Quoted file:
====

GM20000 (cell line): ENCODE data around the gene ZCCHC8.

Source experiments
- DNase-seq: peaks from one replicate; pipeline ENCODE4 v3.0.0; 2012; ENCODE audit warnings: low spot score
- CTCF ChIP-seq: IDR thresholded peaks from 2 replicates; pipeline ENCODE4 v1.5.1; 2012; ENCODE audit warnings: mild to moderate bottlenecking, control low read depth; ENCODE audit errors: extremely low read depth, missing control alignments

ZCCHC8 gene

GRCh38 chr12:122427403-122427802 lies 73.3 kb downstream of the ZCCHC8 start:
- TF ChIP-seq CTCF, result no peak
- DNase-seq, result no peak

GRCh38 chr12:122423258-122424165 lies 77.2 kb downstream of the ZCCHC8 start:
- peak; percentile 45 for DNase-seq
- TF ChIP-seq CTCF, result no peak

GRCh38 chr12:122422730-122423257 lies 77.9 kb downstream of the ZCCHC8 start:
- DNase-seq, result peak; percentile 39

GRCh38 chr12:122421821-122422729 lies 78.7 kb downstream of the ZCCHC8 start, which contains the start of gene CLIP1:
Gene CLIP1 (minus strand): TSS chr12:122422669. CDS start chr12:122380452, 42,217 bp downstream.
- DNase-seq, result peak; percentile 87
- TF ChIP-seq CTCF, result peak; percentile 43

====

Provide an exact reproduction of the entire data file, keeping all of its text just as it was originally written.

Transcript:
GM20000 (cell line): ENCODE data around the gene ZCCHC8.

Source experiments
- DNase-seq: peaks from one replicate; pipeline ENCODE4 v3.0.0; 2012; ENCODE audit warnings: low spot score
- CTCF ChIP-seq: IDR thresholded peaks from 2 replicates; pipeline ENCODE4 v1.5.1; 2012; ENCODE audit warnings: mild to moderate bottlenecking, control low read depth; ENCODE audit errors: extremely low read depth, missing control alignments

ZCCHC8 gene

GRCh38 chr12:122427403-122427802 lies 73.3 kb downstream of the ZCCHC8 start:
- TF ChIP-seq CTCF, result no peak
- DNase-seq, result no peak

GRCh38 chr12:122423258-122424165 lies 77.2 kb downstream of the ZCCHC8 start:
- peak; percentile 45 for DNase-seq
- TF ChIP-seq CTCF, result no peak

GRCh38 chr12:122422730-122423257 lies 77.9 kb downstream of the ZCCHC8 start:
- DNase-seq, result peak; percentile 39

GRCh38 chr12:122421821-122422729 lies 78.7 kb downstream of the ZCCHC8 start, which contains the start of gene CLIP1:
Gene CLIP1 (minus strand): TSS chr12:122422669. CDS start chr12:122380452, 42,217 bp downstream.
- DNase-seq, result peak; percentile 87
- TF ChIP-seq CTCF, result peak; percentile 43